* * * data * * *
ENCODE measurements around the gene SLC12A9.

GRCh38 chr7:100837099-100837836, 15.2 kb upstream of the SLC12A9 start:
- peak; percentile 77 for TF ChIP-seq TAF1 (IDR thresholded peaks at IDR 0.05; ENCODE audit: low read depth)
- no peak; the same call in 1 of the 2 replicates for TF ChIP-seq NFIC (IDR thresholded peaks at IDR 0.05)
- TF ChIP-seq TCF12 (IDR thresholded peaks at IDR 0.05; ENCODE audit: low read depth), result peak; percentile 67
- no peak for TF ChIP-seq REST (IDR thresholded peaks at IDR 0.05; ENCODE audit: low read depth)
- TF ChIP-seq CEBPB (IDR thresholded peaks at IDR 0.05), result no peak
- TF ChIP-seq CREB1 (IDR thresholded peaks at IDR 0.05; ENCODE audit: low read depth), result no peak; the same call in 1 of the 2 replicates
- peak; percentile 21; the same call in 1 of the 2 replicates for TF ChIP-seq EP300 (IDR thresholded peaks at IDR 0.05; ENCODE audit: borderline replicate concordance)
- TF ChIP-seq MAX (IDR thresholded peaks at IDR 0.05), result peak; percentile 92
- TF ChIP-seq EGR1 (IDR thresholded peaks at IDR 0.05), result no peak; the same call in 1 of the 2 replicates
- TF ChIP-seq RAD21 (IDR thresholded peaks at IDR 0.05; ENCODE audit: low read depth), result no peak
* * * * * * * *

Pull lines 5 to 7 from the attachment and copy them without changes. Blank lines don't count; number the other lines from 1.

- TF ChIP-seq TCF12 (IDR thresholded peaks at IDR 0.05; ENCODE audit: low read depth), result peak; percentile 67
- no peak for TF ChIP-seq REST (IDR thresholded peaks at IDR 0.05; ENCODE audit: low read depth)
- TF ChIP-seq CEBPB (IDR thresholded peaks at IDR 0.05), result no peak